Edinburgh Rugby yesterday advanced its bid to build a new stadium on the back pitches at Murrayfield by submitting an application for planning permission to build a 7800-capacity facility.

The project has looked like the most logical – and in many ways only viable – long-term option since the city’s professional team was forced to return to the echoing surrounds of the largely empty national stadium for its home matches after ending an agreement to use George Watson’s College’s Myreside home in mid-season.

As was previously the case with Glasgow Warriors, who played home European matches at Scotstoun in the 1990s, but only finally moved to what was the most obvious place for them to play their home matches six years ago, it is a solution to a major problem that has been staring the sport in the face for many years.

It was noted yesterday that it has become easier to pursue this plan because of the flood prevention work done around the Murrayfield site, while the use of the new national multi-sport facility at nearby Oriam on the Heriot Watt University campus means the Scotland squad has less need to use the back pitches for training.

Either way, any sluggishness cannot be attributed to Jonny Petrie, the former Scotland captain and back-row forward who took over as Edinburgh’s managing director three years ago and, with the club failing in all areas, had to hit the ground running. 

While he initially had to prioritise the playing side, resulting in Richard Cockerill’s appointment as head coach a year ago, Petrie also recognised the need to ensure that the team was playing in an environment that would provide some sort of home advantage, resulting in that Myreside deal. 

While unwilling to confirm or deny whether Edinburgh had been subjected to any fiscal penalties as a result of that agreement ending as it did a few months ago, Petrie claimed that relationship had ended amicably, and while Edinburgh’s players now face another season of playing their matches in those inappropriate surroundings of the national stadium, they at least have the prospect of having something much more suitable in place to look forward to.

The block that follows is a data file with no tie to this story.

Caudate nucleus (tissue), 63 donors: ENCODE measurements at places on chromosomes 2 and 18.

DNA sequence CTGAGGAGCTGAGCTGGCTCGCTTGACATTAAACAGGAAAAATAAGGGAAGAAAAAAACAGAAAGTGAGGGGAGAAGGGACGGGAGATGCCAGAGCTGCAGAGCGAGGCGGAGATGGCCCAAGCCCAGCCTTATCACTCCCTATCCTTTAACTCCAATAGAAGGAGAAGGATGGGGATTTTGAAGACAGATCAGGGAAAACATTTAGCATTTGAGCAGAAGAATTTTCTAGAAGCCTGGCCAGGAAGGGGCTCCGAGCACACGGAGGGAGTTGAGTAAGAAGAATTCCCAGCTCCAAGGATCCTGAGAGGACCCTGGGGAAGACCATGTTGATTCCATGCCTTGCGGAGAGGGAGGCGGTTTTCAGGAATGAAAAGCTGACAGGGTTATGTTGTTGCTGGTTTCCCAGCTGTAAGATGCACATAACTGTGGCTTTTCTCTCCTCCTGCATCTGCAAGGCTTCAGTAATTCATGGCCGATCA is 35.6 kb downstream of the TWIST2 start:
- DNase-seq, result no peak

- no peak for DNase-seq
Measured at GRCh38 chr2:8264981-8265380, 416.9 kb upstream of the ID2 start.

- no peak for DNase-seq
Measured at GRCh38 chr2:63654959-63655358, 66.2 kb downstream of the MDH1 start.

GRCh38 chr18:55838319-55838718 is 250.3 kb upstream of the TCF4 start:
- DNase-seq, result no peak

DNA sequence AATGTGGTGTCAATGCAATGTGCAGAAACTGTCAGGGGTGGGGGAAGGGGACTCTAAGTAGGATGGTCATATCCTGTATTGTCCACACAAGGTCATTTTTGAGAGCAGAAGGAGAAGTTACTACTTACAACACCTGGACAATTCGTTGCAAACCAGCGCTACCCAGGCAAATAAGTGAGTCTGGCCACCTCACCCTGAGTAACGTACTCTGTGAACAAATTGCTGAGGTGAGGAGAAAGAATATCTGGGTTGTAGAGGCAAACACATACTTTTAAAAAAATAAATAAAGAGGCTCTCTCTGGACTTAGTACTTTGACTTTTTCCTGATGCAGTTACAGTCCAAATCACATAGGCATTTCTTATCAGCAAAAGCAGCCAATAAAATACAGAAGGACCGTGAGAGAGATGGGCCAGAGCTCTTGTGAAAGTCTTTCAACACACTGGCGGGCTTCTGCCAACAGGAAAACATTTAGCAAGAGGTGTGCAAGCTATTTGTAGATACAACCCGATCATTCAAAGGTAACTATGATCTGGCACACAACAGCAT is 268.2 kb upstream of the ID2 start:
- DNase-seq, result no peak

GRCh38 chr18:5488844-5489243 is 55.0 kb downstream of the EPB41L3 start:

“It’s hugely exciting work to take on from a club perspective,” Petrie said.  “We’ve clearly had a fairly nomadic existence over a period of time and the question of where Edinburgh plays its home matches has been on the table for God knows how many years. It’s been great from that respect to do the work with Scottish Rugby to the point where we are able to submit this planning application today. This is the next step in our transformation as a club.”

Ahead of taking up occupancy of a new home, they meanwhile aim to work on their image in bidding to ensure they will play in packed houses if and when they make that move.

“We are taking the opportunity to rebrand the club at the same time,” said Petrie. “We caveat that by saying this is not about changing the name of the club. The name of the club is Edinburgh and it will stay as Edinburgh. It’s important for us to look to remember our history and heritage. We’ve been here for 145 years and it’s important that we recognise that, so we will be going back to the traditional colours of Edinburgh District, playing in a predominantly dark blue colour and we’ll be introducing a new logo from next year as well that is redolent of the original District badge.”

The new one looks vaguely reminiscent of the cardboard crowns used to market a fast-food chain, offering the possibility of them adopting a “Warriors”-style nickname and setting up a sponsorship deal at the same time by perhaps becoming known as the Edinburgh Kings (or should that be EdinBurger Kings?). But in more serious vain Petrie believes it is an important part of supporting the work Cockerill has done to this point.

“It’s a big thing in terms of the culture the head coach is putting in place,” Petrie said. “That’s about the history and it’s important that we stay connected with that as well. It’s the natural evolution of what we’re doing on and off the field.”

This follows on from the SRU’s decision to put half of its Super Six franchises in Edinburgh and none in Glasgow and while Dominic McKay, the SRU’s chief operating officer, claimed they also have ambitions to extend the capacity at Scotstoun to 12,000, he admitted that there is no timescale in place for that and that: “Our focus is on Edinburgh and to make sure we work with our friends at City of Edinburgh Council to get us through planning.”